Most visitors to Orlando come and go without ever seeing the downtown district. That's because they spend all their time in the tourist zones, which were built apart from downtown but have since been swallowed by sprawl. Walt Disney World, 20 miles southwest of Orlando proper, is a private 27,000-acre campus of hotels, theme parks, water parks, and entertainment zones. The two are linked by the crucial Interstate 4 and the International Drive area, noted for its chain hotels, convention center, and three other major parks: Universal Studios, Islands of Adventure, and SeaWorld. The Orlando airport is 11 miles east of I-4 and the convention center. Everything is tied together by highways, and signage to major attractions is clear.
WHEN TO GO
It's never a quiet day at Disney World, but crowds are heaviest during Spring Break, summer, and over Christmas and New Year's—and any other time kids are out of school. June to October is the rainy season, when isolated thunderstorms routinely blow through in mid-afternoon. The winter can be cool, with temperatures usually around 50° F. Crowds are lightest from mid-January to mid-March, and again in September when school resumes.
HOW TO GET THERE
Because the city welcomes some 50 million tourists a year, Orlando International Airport (MCO), nine miles south of downtown, has plenty of flights from the major domestic carriers, international airlines, and discounters such as Southwest (southwest.com), JetBlue (jetblue.com), and AirTran (airtran.com). Shuttle buses charge a flat rate of $16 from the airport to the Universal area or downtown Orlando and $18 to the Disney area (407-423-5566, www.mearstransportation.com). Visitors booked into Disney-run hotels may qualify for the resort's free shuttle-bus service. If you're visiting the area as part of a Florida road trip, you're about 1 hour from Tampa, 90 minutes from Daytona Beach, and four hours from Fort Lauderdale and Miami. Amtrak also serves downtown Orlando.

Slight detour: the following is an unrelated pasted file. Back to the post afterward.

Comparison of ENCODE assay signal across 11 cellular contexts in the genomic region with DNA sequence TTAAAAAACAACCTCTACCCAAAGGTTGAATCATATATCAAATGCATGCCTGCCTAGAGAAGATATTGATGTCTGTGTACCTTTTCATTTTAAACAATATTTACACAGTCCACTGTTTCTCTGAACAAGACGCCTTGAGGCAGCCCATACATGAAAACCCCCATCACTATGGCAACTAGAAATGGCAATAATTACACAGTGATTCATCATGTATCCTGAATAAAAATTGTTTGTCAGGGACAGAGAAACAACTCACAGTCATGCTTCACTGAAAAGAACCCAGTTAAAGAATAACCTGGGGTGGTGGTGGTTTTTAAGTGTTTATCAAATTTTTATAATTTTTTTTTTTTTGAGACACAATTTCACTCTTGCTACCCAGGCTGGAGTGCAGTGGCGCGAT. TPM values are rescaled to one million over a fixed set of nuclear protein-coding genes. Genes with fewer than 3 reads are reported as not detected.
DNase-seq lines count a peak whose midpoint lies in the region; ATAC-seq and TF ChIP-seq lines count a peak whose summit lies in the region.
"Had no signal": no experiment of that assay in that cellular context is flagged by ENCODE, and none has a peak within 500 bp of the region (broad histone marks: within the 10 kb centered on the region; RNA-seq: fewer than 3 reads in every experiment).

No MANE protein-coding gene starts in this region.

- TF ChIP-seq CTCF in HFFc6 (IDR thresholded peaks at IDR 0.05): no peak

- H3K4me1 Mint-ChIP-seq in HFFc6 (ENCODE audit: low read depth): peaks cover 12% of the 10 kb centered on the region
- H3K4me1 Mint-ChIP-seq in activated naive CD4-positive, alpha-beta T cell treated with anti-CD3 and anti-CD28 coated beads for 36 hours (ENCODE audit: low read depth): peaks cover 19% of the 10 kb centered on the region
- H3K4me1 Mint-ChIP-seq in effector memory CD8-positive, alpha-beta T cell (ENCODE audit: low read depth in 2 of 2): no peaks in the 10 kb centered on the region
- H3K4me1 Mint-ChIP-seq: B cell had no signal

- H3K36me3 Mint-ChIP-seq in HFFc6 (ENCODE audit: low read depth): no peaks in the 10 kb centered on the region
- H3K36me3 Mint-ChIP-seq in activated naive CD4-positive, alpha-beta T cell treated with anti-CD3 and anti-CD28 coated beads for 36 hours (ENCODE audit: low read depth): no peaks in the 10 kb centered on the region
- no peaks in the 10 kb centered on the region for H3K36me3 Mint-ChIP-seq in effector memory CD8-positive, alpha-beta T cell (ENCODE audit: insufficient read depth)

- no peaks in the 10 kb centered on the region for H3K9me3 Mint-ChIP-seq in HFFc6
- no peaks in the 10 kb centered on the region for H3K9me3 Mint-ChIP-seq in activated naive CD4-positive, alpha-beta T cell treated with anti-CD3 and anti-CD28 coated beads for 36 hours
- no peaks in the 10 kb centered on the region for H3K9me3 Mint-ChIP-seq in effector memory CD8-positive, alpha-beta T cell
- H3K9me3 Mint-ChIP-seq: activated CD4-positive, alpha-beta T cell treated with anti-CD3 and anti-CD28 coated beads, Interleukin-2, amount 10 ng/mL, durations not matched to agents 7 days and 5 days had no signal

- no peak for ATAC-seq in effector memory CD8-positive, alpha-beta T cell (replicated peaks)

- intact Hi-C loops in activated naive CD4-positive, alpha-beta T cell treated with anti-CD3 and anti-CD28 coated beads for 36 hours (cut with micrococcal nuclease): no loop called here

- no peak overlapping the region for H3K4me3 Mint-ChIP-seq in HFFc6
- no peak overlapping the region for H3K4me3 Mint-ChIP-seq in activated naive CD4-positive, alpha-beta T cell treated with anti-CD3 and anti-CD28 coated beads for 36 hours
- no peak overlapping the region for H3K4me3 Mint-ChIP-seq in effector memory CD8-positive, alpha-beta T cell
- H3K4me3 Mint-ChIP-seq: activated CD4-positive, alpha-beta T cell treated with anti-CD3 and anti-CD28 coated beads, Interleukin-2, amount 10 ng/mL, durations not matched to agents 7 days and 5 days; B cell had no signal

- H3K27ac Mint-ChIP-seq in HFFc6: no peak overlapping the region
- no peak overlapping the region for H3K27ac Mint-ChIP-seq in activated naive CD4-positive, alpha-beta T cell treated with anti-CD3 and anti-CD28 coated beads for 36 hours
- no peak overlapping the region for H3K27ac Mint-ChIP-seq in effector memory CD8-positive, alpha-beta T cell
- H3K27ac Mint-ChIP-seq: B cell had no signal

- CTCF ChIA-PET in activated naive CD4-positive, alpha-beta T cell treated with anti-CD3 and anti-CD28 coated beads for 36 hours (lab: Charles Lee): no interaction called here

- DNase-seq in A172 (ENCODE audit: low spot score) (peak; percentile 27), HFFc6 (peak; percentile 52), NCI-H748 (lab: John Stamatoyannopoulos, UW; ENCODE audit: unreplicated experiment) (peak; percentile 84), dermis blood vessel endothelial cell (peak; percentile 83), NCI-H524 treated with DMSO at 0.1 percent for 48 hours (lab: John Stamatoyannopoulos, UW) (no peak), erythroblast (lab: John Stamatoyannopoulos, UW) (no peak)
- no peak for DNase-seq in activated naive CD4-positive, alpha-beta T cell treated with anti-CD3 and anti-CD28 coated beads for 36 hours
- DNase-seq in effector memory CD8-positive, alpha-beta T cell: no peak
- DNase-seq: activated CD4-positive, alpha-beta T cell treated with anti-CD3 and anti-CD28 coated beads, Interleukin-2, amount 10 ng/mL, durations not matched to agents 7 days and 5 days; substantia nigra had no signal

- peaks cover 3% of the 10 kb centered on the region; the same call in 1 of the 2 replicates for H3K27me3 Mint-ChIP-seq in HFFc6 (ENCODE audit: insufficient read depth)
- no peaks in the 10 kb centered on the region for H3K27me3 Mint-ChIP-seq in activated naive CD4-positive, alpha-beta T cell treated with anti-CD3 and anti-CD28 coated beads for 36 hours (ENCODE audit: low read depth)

Because of the great distances involved, lack of walking paths, and infrequent public transport, it's wisest to rent a car. Drive with a little ready cash, since the city's primary tourist avenues are peppered with tollbooths asking $1 a pop, and parking is often only available at a surcharge. If you're staying in a Disney-run hotel, the resort's slow-as-molasses shuttle buses will tote you around the resort for free. The I-Ride trolley service (407-248-9590, www.iridetrolley.com) operates every 15 minutes daily between Universal Studios and SeaWorld, with many stops along International Drive in between; single fares are 75 cents, and a day pass costs $3. You can also call a taxi (Star Taxi, 407-857-9999; Town & Country, 407-828-3035; Yellow Cab, 407-699-9999).
Although coupons and tourist magazines are strewn just about everywhere in the city, the most complete source of information and brochures is Orlando's Official Visitor Center (8723 International Dr., 407-363-5872, www.orlandoinfo.com). Its free Magicard discount program, unlike other cities' bargain cards, actually delivers some savings.